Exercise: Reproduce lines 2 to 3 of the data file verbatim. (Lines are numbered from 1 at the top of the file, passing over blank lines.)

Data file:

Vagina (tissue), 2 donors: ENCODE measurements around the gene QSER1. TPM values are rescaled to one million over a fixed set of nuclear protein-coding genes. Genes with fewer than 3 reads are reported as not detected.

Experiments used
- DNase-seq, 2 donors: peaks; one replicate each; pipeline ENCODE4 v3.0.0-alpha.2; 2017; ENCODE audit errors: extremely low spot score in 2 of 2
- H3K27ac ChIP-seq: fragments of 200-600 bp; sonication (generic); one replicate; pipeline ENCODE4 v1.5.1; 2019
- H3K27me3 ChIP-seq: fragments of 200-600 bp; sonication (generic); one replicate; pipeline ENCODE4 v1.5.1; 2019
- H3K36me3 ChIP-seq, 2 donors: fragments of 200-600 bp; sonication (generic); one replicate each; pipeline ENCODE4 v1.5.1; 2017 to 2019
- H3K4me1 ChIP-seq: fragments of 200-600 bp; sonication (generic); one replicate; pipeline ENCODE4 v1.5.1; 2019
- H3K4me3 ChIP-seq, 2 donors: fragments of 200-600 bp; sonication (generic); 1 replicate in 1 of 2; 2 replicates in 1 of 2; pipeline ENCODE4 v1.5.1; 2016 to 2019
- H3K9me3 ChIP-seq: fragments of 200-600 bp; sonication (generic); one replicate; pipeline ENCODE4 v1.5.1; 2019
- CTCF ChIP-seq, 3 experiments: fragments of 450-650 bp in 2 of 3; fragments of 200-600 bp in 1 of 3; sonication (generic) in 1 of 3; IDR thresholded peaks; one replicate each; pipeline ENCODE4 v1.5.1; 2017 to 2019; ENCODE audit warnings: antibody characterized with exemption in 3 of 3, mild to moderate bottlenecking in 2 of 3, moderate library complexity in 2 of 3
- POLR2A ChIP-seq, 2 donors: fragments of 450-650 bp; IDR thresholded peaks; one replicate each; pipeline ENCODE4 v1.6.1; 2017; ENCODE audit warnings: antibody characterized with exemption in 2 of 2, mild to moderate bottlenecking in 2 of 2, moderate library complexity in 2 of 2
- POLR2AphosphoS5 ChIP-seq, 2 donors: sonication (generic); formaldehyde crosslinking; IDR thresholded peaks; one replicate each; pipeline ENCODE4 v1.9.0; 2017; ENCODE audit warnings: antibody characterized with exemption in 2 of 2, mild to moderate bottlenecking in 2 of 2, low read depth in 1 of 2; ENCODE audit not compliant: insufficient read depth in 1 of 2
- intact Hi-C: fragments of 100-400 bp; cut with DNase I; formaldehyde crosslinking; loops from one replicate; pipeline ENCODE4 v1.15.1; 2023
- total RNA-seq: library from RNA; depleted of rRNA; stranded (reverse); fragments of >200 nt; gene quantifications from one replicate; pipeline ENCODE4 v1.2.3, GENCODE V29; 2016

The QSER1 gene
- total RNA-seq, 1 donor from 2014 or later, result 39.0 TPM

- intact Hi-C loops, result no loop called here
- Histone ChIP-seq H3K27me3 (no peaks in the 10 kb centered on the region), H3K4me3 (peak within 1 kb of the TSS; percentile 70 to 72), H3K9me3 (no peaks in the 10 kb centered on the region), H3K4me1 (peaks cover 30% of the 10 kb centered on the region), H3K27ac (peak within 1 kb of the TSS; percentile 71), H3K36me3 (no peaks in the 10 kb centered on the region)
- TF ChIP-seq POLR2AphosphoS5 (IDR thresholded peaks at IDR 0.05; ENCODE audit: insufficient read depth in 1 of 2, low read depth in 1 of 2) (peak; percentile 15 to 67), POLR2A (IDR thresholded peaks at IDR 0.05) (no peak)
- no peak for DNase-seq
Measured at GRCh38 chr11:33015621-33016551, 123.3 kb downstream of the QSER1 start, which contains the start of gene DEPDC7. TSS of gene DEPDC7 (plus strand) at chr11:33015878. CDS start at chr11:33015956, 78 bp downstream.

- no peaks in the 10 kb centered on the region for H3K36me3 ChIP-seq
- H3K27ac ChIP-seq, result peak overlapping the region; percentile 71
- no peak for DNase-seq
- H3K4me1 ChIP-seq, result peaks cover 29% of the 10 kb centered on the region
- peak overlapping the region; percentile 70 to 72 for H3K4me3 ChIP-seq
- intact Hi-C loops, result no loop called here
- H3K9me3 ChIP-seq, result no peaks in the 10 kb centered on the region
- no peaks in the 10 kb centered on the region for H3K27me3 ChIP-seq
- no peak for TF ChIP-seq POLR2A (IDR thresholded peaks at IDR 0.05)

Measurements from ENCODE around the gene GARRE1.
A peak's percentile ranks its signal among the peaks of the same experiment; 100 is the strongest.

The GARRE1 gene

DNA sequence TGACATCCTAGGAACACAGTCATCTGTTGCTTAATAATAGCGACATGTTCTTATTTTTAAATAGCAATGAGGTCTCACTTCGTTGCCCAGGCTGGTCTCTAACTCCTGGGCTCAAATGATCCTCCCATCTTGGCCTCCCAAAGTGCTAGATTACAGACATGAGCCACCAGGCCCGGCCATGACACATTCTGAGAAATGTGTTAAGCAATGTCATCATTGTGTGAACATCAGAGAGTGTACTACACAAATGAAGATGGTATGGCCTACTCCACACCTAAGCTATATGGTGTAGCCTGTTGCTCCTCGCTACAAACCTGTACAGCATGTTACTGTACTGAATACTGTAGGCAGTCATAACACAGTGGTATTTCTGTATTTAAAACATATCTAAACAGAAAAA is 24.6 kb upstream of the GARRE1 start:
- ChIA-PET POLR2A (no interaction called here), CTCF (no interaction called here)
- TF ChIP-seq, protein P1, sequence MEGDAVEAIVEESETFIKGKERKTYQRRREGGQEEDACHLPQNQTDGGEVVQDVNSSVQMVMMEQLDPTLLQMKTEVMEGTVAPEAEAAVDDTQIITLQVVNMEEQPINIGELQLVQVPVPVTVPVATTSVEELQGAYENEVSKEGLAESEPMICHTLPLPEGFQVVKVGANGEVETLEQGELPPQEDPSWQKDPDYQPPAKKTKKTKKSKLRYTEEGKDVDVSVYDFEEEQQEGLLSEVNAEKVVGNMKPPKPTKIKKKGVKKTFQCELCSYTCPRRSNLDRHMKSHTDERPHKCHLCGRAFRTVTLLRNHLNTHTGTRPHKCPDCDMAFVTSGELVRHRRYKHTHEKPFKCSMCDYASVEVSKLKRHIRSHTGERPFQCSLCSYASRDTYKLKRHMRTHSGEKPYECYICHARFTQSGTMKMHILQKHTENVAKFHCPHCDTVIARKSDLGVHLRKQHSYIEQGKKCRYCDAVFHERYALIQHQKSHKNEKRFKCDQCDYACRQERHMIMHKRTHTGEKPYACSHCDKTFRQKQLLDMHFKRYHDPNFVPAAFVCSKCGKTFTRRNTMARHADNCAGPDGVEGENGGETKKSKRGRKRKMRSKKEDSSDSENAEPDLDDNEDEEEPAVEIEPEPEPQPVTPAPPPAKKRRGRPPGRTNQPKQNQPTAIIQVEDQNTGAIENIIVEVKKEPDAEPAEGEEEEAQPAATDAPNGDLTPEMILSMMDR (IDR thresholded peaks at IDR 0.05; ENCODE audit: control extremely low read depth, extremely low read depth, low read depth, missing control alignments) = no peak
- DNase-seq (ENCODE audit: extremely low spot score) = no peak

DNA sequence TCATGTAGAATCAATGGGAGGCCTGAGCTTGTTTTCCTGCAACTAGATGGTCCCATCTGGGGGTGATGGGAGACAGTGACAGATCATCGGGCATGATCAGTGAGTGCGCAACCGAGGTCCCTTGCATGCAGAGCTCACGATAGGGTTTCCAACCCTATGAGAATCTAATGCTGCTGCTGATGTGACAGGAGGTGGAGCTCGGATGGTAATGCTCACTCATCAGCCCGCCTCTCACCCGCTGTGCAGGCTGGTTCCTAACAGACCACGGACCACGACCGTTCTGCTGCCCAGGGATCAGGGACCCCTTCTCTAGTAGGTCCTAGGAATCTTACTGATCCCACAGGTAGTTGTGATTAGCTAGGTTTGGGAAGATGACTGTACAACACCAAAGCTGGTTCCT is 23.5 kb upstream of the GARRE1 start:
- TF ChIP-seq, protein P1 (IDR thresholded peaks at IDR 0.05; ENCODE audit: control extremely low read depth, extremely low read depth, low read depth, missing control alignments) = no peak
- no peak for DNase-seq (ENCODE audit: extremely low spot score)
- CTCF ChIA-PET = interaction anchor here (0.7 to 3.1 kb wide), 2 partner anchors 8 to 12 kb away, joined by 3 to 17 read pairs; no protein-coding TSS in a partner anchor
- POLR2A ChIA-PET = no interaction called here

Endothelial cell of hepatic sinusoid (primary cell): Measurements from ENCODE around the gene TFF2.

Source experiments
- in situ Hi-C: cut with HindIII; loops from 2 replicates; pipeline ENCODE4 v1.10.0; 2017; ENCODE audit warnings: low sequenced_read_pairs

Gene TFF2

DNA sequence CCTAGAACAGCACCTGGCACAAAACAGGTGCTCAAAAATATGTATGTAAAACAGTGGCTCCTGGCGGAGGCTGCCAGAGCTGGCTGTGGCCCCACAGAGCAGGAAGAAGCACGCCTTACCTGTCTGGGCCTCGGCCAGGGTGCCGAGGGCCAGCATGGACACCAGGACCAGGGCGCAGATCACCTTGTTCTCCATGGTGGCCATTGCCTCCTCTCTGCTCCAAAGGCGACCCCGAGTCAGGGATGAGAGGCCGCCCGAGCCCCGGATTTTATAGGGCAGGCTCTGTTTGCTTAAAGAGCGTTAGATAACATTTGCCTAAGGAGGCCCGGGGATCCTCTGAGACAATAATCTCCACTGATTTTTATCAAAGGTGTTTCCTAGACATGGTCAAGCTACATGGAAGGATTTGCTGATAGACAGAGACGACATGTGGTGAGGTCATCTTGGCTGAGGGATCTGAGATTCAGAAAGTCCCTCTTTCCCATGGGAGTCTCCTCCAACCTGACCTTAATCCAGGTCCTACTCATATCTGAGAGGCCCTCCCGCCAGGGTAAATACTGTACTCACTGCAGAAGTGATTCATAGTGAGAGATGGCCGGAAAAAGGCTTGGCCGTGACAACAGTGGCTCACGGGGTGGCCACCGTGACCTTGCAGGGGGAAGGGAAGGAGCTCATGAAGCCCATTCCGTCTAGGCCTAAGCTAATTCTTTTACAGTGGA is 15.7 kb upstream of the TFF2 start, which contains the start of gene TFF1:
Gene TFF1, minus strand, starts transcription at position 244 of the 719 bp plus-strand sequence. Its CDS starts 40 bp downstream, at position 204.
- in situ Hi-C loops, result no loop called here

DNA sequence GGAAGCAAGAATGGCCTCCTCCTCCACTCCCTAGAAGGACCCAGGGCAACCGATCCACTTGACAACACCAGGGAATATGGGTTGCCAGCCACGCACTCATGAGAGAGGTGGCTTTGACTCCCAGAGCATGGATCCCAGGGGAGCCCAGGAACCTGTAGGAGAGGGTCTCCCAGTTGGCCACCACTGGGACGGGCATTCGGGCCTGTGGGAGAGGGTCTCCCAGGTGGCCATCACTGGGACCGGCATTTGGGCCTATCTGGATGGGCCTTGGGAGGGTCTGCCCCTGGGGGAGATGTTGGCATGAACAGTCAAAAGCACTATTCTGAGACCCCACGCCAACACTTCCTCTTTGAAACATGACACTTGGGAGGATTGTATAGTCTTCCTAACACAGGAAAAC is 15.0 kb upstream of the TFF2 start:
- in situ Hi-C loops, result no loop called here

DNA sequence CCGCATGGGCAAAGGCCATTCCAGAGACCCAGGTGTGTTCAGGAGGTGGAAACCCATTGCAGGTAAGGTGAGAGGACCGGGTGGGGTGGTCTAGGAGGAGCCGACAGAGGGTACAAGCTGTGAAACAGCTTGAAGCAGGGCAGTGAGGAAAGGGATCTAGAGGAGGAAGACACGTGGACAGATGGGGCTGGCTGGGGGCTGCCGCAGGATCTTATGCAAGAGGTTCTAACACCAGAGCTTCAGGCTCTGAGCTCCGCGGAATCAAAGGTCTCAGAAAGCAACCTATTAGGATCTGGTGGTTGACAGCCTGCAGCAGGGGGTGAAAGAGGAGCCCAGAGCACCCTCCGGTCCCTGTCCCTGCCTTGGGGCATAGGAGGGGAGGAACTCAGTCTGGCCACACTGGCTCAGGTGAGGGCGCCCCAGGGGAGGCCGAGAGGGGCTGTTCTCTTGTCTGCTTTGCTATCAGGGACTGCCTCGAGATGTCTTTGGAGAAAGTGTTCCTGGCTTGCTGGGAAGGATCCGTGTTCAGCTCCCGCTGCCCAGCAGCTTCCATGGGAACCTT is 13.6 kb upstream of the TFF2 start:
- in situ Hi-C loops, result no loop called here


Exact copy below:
Experiments used
- DNase-seq, 2 donors: peaks; one replicate each; pipeline ENCODE4 v3.0.0-alpha.2; 2017; ENCODE audit errors: extremely low spot score in 2 of 2